History Of Labor Day Is Right Now — Workers Protest Overwork And Low Pay
My students, many of them from other countries, ask why America’s Labor Day is in September when most other nations celebrate Labor Day on May 1. Historian William Adelman writes the irony is that the international socialist movement declared May Day Labor Day to honor American labor leaders hanged for conspiracy in the Haymarket Riots/Protests in Chicago, in 1886, during a rally supporting nation-wide strikes for the end of the 12-hour work day.
The American elite, worried about that popularity and association of American labor militancy with International May Day, pivoted and aligned with the original date request from the labor movement leaders in 1883. The pro-business President Grover Cleveland declared the first Monday in September as a federal Labor Day holiday in 1894.
2021 Workers Protest High-Pressure Conditions
In 2021, conditions workers are now protesting really remind me of what they were protesting in the 19th century. The scale and brutality are different, but health and safety and extreme intensity of the working hours are fueling worker fatigue and rage.
A friend who is a nurse in an emergency room in California said, “I used to see 26-30 patients in a day, and now it’s 44. Nurses are quitting, the hospital is saving money, and I am ready to collapse.”
We all know teachers, health care staff, service workers, delivery, warehouse workers etc. required to do 110 percent with 80 percent of the staff.
Now, workers everywhere are pushing out more goods and services with fewer and fewer people. Labor productivity increased, you could call it sweating, 2.3 percent in the second quarter of 2021 because output increased almost 8% (7.9) percent while hours worked only increased 5.5 percent.
And Paul Constant from Pitchfork Economics writes in Business Insider that across the country, members of the Bakery, Confectionery, Tobacco Workers and Grain Millers have gone on strike against Nabisco, calling for an end to Nabisco’s ongoing attempts to outsource work to Mexico.
In late August, nurses and health workers picketed Catholic Health Mercy Hospital in South Buffalo, NY for relief from overwork.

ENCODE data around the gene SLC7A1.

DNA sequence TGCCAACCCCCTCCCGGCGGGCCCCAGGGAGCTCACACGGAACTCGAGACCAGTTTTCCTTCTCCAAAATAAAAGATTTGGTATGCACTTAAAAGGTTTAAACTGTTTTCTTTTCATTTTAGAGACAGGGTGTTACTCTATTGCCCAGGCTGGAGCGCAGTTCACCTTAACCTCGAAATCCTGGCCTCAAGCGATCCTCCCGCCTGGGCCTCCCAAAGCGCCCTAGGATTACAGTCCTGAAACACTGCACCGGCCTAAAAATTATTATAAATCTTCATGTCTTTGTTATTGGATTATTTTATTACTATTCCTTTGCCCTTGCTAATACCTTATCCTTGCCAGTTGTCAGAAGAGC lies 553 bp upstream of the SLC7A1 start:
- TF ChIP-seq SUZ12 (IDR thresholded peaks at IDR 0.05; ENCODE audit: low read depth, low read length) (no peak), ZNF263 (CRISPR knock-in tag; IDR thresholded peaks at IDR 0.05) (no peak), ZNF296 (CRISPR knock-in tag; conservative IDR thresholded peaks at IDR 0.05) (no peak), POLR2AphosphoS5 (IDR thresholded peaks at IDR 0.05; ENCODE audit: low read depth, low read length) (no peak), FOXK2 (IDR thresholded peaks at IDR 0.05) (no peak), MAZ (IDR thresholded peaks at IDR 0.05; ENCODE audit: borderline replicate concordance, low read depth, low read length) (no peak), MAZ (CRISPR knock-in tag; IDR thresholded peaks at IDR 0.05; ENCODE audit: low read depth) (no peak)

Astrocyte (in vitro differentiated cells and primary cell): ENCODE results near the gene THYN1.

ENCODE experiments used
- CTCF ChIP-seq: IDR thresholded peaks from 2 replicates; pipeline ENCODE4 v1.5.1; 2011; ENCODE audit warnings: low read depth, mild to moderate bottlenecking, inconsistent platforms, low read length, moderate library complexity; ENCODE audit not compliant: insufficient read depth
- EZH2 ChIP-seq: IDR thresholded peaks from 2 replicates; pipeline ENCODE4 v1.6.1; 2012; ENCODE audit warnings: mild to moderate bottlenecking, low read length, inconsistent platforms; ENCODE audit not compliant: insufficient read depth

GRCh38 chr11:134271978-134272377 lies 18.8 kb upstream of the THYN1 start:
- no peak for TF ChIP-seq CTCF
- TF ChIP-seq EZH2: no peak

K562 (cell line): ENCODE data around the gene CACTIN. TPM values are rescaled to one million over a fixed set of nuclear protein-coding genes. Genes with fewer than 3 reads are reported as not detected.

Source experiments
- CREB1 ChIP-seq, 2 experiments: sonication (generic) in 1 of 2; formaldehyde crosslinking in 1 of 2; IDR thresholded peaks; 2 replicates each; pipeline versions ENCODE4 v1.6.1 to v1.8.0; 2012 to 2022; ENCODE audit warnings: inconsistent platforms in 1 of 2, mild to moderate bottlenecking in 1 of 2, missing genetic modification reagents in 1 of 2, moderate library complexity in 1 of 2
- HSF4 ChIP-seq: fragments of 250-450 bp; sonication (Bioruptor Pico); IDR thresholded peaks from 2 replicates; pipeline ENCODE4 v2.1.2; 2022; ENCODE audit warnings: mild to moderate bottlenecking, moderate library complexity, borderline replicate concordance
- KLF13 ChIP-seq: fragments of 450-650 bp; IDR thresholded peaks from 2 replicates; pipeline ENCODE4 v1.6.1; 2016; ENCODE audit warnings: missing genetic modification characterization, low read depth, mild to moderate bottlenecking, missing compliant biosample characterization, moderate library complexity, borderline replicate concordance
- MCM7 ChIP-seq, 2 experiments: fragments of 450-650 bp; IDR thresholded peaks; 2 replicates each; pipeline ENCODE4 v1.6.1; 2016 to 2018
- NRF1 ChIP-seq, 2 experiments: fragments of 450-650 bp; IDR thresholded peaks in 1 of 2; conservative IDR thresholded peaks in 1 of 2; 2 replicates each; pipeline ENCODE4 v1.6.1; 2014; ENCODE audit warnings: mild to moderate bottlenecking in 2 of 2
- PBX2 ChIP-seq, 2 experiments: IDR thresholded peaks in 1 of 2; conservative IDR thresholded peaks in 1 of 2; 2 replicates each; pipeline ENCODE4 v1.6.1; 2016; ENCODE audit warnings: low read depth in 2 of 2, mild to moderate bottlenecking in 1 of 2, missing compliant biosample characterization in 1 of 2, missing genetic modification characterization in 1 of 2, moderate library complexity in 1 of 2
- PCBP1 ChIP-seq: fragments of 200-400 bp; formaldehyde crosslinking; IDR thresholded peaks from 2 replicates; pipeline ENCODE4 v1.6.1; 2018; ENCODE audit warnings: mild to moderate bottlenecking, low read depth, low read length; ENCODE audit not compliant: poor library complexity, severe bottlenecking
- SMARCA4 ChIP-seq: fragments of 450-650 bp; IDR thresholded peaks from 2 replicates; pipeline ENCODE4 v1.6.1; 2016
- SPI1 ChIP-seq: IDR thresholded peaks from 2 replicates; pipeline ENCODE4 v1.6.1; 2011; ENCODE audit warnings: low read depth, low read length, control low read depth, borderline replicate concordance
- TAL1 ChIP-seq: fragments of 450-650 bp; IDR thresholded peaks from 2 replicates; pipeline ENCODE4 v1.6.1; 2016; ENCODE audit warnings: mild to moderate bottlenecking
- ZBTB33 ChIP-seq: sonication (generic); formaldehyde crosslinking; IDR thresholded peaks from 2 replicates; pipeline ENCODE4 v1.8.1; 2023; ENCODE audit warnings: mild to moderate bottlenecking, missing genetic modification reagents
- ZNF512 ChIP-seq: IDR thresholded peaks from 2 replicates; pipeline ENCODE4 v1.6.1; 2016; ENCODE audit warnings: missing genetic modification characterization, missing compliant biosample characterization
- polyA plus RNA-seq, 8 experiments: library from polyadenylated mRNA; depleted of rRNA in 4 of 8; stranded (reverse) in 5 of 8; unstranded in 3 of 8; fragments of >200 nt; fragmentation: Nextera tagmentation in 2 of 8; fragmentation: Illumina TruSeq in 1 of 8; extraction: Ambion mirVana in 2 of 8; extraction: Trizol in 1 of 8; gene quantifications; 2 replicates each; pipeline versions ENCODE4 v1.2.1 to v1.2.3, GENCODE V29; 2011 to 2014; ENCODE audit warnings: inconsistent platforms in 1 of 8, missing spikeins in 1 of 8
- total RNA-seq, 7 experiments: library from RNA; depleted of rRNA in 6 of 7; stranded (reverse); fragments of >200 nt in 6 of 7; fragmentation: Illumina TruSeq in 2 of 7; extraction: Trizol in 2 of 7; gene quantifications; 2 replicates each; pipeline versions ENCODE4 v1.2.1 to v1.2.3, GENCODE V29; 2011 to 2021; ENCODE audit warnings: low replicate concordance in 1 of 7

The president of the teacher’s union, AFT, Randi Weingarten warned of teacher strikes back in 2020. I am watching the news and numbers now for teacher working conditions.
Workers without a voice can’t change those conditions and a recent academic paper emphasizes unions significantly increase worker satisfaction. Liz Shuler, the new president of the American Federal of Labor – Congress of Industrial Organizations (AFL-CIO) — “A modern labor movement can build an America where every working person has access to the life-changing power of a good, sustainable union job. No exceptions. No one left behind.”
Conditions Now Echo the 19th Century
In the roaring U.S. economy of the late 19th century the high-pressure factories pressed labor to a breaking point when the strikes were about the length of the working day and injury and death on the job.
Demands for a national holiday called Labor Day were demands for recognition and dignity and for the anarchists and socialists a radical change in government and property ownership.
Pay was an issue, for sure, but compensation demands did not take center stage.
The year 1883 is when members of the labor movement specifically disputed overwhelming working hours. When Americans worked in factories and mines the 12-hour shifts over seven days a week were common.
The miniscule labor and socialist movement started to push for 8-hour workdays, Sunday off, and the dignity of a holiday in their name. The first push for union recognition and worker recognition was not for more pay alone but a protest about conditions, and the end of child labor and public education. Mandating education through the age of 16 took children out of competition with their parents.
Labor Day has evolved into a political day and when politicians declare their support for unions, since unions are the only effective way workers in the United States can get relief from long work days, long working weeks, and years argues Harvard Professor Alesina.
But I worry. Pressure on workers is mounting all over the nation. Housing affordability, school instability, more hospitalization, debt payments due.
Labor Day picnics just won’t do.
Instead of outsourcing and sweating, American employers will need to raise pay and hire American workers faster rather than outsourcing and sweating — with their serious consequences — of eroding health and safety and community to get closer to a peaceful equilibrium.
Finally. After being closed to tourists for over two and a half years, Japan reopened to visa- and agent-free…